Last Sunday morning, MSNBC’s “Meet the Press” (hosted by Tom Brokaw) interviewed Minnesota Governor Tim Pawlenty about whether “creationism vs. evolution … should be taught side by side in public schools.” Pawlenty observed that Brokaw should be talking about intelligent design (ID), not creationism: “In the scientific community, it seems like intelligent design is dismissed. Not entirely, there are a lot of scientists who would make the case that it is appropriate to be taught and appropriate to be demonstrated.” Pawlenty said that the decision should be left to local districts. Discovery Institute, of course, has long-opposed mandating ID in public schools.
Continuing to call the issue “creationism vs. evolution” and failing to acknowledge intelligent design, Brokaw then asked political strategist Mike Murphy how the teaching of “creationism vs. evolution” would “cut with the independents.” Also confused and mistaken, Murphy replied, “It’s trouble.”
In fact, polls have shown that large percentages of Independent voters — and even strong majorities of Democrats — support both teaching ID alongside evolution as well as the far more modest proposition to simply teach both the scientific evidence for and against evolution, without teaching ID.
A 2006 Zogby Poll found that 74% of Independent voters and 60% of Democrats support the view that biology teachers should teach Darwinian evolution, but also the evidence against it. The poll also found that 65% of Democrats and 79% of Independents support the view that “When Darwin’s theory of evolution is taught in school, students should also be able to learn about scientific evidence that points to an intelligent design of life.” This bears repeating: 79% of Independent voters supported teaching ID when evolution is taught. 86% and 85% of Republicans in the poll supported these positions, respectively.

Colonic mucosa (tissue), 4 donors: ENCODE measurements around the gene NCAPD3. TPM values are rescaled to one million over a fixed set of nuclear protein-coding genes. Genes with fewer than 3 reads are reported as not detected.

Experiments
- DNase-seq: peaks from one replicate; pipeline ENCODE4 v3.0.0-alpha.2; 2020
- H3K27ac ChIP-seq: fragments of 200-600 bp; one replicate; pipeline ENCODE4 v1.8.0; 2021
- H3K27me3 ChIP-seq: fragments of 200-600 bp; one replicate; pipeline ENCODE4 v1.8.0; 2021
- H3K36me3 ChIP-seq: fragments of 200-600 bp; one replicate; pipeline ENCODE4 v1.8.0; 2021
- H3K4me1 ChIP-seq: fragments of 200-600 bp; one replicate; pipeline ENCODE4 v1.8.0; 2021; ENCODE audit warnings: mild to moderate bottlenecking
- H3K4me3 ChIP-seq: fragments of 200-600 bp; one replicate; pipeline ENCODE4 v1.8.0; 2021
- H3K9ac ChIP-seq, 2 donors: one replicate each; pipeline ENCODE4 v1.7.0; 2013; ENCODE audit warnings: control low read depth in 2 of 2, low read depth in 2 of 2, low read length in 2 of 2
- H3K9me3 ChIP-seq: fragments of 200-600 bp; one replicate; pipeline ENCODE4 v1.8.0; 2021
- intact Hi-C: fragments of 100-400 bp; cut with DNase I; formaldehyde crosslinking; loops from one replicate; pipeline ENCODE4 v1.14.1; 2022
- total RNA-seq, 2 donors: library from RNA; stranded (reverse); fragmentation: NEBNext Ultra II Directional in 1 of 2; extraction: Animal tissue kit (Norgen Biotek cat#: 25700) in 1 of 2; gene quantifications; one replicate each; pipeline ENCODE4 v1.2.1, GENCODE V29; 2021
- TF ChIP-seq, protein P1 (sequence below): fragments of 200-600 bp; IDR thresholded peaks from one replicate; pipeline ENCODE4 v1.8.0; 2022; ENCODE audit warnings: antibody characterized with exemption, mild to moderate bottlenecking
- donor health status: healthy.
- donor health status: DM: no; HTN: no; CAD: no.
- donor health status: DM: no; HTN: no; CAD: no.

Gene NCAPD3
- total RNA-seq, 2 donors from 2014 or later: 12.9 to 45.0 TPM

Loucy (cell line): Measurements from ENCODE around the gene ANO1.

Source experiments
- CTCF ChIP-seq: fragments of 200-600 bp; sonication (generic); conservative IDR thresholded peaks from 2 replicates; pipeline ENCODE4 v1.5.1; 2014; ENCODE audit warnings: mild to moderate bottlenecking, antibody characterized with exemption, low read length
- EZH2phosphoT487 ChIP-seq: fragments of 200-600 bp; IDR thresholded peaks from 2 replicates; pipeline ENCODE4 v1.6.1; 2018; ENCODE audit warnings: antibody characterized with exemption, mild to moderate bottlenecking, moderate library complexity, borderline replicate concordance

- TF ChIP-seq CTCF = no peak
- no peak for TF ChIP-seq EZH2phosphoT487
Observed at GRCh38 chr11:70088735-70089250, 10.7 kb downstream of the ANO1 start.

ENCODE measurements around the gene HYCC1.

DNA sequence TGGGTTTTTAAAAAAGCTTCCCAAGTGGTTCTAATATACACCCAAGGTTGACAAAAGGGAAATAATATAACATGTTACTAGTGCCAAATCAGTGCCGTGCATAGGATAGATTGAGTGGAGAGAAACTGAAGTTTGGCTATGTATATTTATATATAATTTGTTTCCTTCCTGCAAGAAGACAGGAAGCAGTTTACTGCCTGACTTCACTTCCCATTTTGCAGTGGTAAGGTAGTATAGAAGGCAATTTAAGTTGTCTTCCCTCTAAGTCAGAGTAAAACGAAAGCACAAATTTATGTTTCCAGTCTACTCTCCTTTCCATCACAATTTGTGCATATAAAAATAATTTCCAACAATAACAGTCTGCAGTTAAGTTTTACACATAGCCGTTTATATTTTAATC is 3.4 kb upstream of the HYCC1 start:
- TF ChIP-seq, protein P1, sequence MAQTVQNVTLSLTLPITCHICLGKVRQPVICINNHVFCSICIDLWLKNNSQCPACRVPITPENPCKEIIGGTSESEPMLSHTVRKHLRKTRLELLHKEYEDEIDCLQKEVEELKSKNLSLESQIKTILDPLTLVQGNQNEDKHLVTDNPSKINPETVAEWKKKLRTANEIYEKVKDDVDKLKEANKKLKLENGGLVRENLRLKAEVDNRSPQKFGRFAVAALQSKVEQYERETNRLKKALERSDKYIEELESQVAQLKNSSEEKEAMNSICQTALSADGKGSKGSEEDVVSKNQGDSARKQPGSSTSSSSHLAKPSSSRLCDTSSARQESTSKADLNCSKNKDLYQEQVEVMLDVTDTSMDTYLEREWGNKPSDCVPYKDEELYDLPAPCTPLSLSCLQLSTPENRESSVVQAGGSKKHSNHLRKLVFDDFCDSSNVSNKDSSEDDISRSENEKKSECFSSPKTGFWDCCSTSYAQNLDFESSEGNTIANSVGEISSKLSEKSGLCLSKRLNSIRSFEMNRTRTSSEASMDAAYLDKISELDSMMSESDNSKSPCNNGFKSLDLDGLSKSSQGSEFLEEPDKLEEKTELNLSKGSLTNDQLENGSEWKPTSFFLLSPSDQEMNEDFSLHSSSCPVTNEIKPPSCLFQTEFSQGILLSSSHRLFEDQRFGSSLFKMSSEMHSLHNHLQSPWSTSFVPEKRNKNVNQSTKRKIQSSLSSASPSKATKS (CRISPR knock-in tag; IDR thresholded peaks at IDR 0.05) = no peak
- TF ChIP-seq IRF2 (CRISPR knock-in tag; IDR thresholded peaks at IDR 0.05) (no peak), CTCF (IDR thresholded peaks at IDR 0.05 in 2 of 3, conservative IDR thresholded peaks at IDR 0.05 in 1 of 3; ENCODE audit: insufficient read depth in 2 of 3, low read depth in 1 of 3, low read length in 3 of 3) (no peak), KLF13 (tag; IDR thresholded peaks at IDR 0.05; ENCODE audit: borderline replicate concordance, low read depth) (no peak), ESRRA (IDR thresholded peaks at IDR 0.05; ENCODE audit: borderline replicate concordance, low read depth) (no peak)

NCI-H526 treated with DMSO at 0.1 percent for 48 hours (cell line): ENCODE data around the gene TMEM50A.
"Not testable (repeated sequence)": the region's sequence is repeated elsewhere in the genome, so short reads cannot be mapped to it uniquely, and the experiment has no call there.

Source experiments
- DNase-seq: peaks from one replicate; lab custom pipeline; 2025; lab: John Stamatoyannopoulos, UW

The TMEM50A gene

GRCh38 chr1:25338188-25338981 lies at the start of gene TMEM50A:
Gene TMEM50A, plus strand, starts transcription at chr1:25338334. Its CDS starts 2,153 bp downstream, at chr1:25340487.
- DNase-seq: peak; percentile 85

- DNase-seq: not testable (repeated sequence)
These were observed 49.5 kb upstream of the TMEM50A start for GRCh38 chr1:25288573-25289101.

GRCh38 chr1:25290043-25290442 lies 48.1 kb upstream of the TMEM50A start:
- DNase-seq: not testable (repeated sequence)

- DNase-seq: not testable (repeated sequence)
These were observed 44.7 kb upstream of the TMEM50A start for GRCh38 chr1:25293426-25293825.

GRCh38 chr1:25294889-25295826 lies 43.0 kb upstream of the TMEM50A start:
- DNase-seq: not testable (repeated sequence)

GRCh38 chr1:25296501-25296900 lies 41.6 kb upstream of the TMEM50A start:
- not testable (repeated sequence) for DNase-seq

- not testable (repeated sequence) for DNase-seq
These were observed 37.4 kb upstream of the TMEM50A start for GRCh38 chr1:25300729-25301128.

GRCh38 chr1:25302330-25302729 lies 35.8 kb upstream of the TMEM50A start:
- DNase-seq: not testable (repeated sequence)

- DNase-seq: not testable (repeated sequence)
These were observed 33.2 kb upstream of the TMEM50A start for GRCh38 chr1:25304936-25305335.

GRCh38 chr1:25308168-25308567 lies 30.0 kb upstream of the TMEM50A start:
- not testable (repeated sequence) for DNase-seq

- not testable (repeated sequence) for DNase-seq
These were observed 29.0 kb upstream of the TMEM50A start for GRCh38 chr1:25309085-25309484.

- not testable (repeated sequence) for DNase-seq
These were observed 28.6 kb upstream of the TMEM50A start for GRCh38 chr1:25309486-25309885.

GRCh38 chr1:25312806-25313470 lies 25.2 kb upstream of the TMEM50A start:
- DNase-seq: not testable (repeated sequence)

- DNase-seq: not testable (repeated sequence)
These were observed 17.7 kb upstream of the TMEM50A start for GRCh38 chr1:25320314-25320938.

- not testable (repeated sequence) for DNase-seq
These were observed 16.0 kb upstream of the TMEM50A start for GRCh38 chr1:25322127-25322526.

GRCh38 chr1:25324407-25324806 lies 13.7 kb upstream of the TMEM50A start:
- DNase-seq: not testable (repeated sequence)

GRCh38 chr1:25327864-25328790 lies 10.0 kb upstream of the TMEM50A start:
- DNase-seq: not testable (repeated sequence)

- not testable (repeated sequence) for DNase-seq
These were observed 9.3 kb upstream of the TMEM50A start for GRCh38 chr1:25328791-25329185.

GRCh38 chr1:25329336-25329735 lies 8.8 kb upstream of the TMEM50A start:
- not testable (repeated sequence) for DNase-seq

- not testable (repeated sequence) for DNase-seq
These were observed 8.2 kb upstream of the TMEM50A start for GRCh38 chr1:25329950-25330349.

In these politically polarized times, on how many issues do over 60% of Democrats and over 70% of Independents agree with a viewpoint held by over 80% of Republicans? It seems that Brokaw and Murphy may need to re-analyze the poll data about where the majority of Americans truly stand on the reasonable proposition that evolution should be taught in a non-dogmatic and critical fashion.